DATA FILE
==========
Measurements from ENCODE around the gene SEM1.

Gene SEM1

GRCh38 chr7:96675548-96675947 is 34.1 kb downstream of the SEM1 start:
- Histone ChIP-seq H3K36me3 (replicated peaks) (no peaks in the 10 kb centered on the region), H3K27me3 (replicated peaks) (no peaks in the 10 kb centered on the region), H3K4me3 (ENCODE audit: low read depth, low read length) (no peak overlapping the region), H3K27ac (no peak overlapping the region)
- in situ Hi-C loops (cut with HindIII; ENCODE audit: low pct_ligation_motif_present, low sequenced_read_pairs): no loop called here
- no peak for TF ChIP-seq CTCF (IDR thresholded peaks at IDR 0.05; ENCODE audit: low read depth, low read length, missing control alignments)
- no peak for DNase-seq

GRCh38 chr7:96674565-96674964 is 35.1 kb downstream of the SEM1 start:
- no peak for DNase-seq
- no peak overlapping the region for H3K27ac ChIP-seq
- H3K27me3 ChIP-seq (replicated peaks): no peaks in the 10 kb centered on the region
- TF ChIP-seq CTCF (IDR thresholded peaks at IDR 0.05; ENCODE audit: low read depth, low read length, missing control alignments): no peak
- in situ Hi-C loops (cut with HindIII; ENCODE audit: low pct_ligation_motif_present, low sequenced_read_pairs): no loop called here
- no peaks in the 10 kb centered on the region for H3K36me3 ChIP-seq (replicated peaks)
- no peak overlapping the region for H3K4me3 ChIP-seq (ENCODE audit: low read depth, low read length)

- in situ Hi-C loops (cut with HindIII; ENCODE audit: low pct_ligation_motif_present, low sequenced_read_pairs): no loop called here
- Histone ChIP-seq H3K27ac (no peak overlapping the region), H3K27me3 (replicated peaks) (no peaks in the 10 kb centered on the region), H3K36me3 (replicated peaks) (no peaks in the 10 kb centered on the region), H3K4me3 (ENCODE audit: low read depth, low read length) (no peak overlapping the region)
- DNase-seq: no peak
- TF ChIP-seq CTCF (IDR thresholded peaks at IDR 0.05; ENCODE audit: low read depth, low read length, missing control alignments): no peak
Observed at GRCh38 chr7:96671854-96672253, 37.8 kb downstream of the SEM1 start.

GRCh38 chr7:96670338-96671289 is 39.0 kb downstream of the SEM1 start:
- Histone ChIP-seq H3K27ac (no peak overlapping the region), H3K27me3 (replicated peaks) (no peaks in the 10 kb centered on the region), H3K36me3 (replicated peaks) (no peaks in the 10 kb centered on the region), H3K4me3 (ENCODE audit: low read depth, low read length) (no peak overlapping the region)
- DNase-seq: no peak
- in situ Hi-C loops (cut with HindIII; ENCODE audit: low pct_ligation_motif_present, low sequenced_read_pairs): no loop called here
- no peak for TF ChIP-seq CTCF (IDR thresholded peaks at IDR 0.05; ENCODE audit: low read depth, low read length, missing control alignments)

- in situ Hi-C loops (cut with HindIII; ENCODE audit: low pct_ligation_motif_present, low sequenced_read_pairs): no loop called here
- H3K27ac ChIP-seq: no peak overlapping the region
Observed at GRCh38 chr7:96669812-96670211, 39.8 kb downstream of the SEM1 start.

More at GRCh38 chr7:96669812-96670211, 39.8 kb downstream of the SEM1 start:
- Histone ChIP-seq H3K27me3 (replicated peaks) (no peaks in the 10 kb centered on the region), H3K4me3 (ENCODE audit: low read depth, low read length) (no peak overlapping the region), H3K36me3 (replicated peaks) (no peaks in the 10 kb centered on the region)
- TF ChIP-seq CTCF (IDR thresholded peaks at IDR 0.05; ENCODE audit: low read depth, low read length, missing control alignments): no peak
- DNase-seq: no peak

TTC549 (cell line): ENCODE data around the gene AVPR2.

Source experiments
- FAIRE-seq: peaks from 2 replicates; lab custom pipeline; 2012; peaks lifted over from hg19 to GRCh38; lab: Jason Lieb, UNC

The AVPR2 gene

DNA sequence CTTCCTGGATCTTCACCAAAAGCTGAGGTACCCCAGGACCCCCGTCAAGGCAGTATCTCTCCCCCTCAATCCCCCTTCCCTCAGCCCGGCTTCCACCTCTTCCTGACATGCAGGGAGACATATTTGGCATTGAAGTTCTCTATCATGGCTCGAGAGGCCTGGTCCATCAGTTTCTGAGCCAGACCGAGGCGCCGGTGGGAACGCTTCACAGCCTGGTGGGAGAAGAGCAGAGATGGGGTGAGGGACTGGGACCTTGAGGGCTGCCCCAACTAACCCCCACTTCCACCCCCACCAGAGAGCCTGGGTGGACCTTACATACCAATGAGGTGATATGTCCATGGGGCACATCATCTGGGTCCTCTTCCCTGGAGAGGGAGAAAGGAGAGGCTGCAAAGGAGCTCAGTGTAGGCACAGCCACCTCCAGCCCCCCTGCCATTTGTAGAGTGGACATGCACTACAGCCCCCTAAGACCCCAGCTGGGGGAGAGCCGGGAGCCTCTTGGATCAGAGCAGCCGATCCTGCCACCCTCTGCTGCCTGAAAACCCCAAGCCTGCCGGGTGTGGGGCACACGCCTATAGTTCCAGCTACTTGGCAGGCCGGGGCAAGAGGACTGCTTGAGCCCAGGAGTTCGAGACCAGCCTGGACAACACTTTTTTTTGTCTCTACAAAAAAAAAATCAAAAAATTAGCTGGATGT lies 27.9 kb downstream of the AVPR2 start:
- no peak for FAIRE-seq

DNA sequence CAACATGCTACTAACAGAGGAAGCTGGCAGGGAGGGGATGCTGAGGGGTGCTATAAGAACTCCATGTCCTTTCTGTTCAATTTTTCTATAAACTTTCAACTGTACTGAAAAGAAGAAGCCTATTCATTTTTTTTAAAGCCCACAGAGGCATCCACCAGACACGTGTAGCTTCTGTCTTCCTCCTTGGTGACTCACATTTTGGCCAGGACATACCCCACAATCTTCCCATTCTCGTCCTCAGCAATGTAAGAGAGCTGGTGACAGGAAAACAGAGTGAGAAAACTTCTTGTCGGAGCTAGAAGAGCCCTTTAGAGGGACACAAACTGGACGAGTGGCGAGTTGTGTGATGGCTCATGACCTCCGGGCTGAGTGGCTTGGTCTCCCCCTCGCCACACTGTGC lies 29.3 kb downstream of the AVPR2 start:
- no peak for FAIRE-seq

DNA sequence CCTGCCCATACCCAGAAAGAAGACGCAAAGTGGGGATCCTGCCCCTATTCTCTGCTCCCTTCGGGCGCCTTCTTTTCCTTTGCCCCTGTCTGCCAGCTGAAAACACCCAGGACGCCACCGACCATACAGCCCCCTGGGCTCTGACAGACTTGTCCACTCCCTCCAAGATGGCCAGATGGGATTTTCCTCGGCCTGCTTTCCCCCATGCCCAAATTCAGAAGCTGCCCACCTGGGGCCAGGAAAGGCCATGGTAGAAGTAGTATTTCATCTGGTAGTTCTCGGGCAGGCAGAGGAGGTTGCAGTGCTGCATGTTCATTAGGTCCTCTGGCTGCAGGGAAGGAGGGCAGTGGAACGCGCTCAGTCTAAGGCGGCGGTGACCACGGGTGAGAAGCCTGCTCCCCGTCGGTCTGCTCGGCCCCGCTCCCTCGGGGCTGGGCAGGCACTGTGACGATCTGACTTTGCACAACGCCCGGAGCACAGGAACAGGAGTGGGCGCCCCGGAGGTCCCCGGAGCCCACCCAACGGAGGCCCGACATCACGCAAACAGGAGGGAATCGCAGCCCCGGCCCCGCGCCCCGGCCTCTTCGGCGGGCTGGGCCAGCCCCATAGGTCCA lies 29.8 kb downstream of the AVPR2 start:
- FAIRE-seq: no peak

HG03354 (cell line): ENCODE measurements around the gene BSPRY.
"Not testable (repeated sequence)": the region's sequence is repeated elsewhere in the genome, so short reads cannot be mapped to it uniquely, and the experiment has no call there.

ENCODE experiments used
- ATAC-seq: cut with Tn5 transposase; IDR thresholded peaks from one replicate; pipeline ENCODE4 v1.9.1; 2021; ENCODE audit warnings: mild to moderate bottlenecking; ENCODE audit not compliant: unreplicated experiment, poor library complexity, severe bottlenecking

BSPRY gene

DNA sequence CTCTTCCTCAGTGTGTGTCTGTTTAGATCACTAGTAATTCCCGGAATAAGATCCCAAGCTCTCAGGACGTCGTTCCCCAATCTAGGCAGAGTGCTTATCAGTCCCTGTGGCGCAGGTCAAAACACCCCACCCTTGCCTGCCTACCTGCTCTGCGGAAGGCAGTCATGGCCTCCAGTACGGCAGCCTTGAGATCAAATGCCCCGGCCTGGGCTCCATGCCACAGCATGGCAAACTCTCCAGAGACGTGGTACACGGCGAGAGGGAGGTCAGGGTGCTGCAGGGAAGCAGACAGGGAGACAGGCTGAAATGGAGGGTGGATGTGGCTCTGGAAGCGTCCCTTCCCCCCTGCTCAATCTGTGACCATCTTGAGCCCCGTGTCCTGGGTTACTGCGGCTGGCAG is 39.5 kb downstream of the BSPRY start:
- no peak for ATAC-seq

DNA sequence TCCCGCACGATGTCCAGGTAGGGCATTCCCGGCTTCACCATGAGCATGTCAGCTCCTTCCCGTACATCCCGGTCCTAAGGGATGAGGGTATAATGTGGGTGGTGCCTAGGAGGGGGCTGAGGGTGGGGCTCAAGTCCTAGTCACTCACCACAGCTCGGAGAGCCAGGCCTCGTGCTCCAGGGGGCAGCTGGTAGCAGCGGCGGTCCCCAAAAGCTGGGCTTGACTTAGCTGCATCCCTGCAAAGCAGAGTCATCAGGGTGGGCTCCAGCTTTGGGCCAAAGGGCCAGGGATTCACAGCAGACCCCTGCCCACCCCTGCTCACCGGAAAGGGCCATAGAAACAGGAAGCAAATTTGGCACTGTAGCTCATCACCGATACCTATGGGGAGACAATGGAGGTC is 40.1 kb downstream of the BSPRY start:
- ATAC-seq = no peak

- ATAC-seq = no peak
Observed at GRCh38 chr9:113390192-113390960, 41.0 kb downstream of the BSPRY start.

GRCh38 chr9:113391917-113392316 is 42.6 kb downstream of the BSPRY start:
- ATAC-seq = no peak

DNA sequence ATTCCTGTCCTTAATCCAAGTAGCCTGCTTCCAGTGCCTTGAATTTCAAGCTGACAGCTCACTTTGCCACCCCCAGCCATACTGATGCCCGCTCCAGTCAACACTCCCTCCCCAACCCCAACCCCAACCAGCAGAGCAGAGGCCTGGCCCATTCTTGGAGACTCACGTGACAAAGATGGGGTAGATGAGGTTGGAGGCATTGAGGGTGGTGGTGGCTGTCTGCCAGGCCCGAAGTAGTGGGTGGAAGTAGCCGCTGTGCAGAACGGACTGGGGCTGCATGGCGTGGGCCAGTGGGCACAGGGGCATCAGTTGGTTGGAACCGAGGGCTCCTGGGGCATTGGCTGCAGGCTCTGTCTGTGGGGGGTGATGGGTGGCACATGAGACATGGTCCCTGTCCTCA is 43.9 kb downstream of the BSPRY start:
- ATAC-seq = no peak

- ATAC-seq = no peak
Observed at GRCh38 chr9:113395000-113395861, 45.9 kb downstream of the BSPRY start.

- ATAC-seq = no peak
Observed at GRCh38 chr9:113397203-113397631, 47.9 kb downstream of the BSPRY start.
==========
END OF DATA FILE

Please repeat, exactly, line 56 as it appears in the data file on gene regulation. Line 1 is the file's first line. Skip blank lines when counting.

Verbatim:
DNA sequence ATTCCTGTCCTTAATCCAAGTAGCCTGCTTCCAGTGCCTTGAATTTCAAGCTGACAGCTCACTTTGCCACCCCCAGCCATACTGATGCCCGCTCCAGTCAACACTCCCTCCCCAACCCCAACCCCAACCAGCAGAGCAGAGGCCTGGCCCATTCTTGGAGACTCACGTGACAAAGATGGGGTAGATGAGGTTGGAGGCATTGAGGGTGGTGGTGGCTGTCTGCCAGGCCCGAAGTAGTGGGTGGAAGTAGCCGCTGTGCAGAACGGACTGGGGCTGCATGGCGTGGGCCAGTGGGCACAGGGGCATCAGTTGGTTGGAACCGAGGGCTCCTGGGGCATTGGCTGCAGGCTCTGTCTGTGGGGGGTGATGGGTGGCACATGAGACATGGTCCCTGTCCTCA is 43.9 kb downstream of the BSPRY start: